The Democrats barely mentioned the word “energy” in theirplatform at the August convention, but President Clinton put thespotlight on energy issues last week in Washington with hisdecision to release 30 million barrels of crude oil from theStrategic Petroleum Reserve (SPR), as well as a record $400 millionof funding for energy assistance to low-income households for thiswinter.

Key Republican lawmakers in the Senate and House spent much ofthe week attacking the president for his use of the SPR in anon-emergency situation, saying it was illegal and was politicallydesigned to help Democratic presidential nominee Al Gore. ButClinton countered that the administration simply was trying toboost home heating oil stocks in the Northeast to avoid a repeat ofthe high prices of last winter.

Nationwide, distillate inventories — which include heating oil— currently are 19% below the level they were a year ago,according to the Department of Energy (DOE). On the East Coast,where 36% of the households rely on oil as a home heating fuel, thefall-off is even more dramatic: distillate inventories are down 40%from last year, the DOE reported. In New England, stocks are about65% under the 1999 level.

The “temporary infusion” of 30 million barrels of oil into themarket is expected to add an additional three-to-five millionbarrels of heating oil this winter, said Energy Secretary BillRichardson. Chairman Frank Murkowski (R-AK) of the Senate Energyand Natural Resources called this “a drop in the bucket,” sayingthe impact on Northeast supplies and prices this winter wouldlikely be minimal.

In addition to tapping the SPR, Clinton directed theEnvironmental Protection Agency (EPA) to help states identify waysto use more and different kinds of home heating oil whileminimizing environmental effects; federal agencies to contractearly for heating oil supplies to reduce instability in the marketthis winter; public utility commissions to ensure that industrialand commercial facilities (such as interruptible gas customers)which use heating oil as a backup fuel have adequate reserves; andSecretary Richardson to meet with the National Petroleum Council todiscuss oil production this fall and winter.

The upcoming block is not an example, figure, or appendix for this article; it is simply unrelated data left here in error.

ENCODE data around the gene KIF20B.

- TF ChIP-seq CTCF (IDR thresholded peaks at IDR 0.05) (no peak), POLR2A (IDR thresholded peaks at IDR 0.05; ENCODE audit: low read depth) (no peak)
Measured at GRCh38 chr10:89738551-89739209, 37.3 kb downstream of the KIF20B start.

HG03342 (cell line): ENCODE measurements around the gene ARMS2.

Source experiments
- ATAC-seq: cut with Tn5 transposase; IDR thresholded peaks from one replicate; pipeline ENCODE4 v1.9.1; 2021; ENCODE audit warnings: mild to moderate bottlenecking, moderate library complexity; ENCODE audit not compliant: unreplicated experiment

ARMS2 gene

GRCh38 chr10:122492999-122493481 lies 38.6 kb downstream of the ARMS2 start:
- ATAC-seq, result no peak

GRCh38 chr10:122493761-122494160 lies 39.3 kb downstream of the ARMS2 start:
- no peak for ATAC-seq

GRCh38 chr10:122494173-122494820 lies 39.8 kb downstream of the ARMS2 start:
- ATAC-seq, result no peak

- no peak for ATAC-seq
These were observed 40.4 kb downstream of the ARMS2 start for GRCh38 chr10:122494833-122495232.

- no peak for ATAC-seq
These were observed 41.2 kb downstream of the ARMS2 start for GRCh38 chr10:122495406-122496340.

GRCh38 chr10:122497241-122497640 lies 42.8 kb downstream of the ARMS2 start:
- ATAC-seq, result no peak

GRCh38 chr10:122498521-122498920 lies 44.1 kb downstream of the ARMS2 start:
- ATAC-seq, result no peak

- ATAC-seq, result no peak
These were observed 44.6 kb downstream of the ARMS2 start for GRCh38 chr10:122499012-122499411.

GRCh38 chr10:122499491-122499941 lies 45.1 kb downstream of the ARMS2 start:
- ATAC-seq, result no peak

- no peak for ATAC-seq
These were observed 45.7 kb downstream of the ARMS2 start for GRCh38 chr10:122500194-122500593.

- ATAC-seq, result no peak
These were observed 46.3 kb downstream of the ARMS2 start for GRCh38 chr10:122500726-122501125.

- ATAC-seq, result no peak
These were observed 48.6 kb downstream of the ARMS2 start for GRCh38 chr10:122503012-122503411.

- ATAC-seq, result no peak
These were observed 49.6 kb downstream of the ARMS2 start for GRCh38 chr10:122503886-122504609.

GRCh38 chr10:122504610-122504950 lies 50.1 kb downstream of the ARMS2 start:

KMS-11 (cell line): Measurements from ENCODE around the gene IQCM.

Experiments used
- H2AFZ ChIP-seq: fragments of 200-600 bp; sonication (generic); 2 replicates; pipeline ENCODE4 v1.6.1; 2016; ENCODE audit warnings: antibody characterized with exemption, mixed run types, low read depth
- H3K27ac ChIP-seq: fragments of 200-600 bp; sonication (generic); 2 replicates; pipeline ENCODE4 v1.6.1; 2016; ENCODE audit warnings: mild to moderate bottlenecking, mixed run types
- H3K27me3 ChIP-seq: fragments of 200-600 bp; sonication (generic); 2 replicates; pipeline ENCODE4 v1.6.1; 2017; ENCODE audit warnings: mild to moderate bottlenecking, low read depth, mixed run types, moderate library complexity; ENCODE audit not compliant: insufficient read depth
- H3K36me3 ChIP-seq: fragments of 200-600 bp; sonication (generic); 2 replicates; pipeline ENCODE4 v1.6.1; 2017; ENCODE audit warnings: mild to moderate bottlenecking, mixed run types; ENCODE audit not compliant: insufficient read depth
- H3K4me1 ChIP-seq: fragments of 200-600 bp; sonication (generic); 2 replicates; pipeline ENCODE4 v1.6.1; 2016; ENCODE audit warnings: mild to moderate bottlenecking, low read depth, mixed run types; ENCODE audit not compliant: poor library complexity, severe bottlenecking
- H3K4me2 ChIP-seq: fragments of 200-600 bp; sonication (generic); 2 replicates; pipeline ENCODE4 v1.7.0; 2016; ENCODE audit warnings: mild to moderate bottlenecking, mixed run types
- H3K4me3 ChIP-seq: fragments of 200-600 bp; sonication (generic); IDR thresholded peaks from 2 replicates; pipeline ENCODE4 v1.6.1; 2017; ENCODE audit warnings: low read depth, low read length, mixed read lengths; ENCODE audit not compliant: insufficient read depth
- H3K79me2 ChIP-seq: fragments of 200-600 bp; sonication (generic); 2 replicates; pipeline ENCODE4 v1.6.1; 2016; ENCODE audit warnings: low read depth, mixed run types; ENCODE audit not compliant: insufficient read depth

“Taken together, these steps will enhance our nation’s energysecurity and help to cushion working families from high heatingbills. It builds on our decision in July to establish [a] homeheating oil reserve in the Northeast,” Clinton told reporters.

He further challenged the Republican-led Congress to “get off[the] dime and take action” with respect to electric restructuringlegislation, and to reauthorize the SPR instead of “trying to makethis [an issue] about drilling in the [Arctic] National WildlifeRefuge.”

He also called on Congress to “immediately pass” theadministration’s proposed package of tax incentives for oil andnatural gas production (i.e. expensing of geological andgeophysical costs), as well as tax credits to promote alternativeand renewable energy sources.

To increase energy security in the long term, Clinton urgedlawmakers to support continuing investment in energy recoverytechnologies, expanded research in the development of fuel cells,and greater reliance on energy efficiency and conservationmeasures.

But the president failed to mention the one issue that is mostimportant to oil and gas producers: increased access to federalonshore and offshore lands. Gas producers contend that state andfederal legislators will have to address this issue quickly inorder for the industry to meet the nation’s growing gas appetite.

Susan Parker

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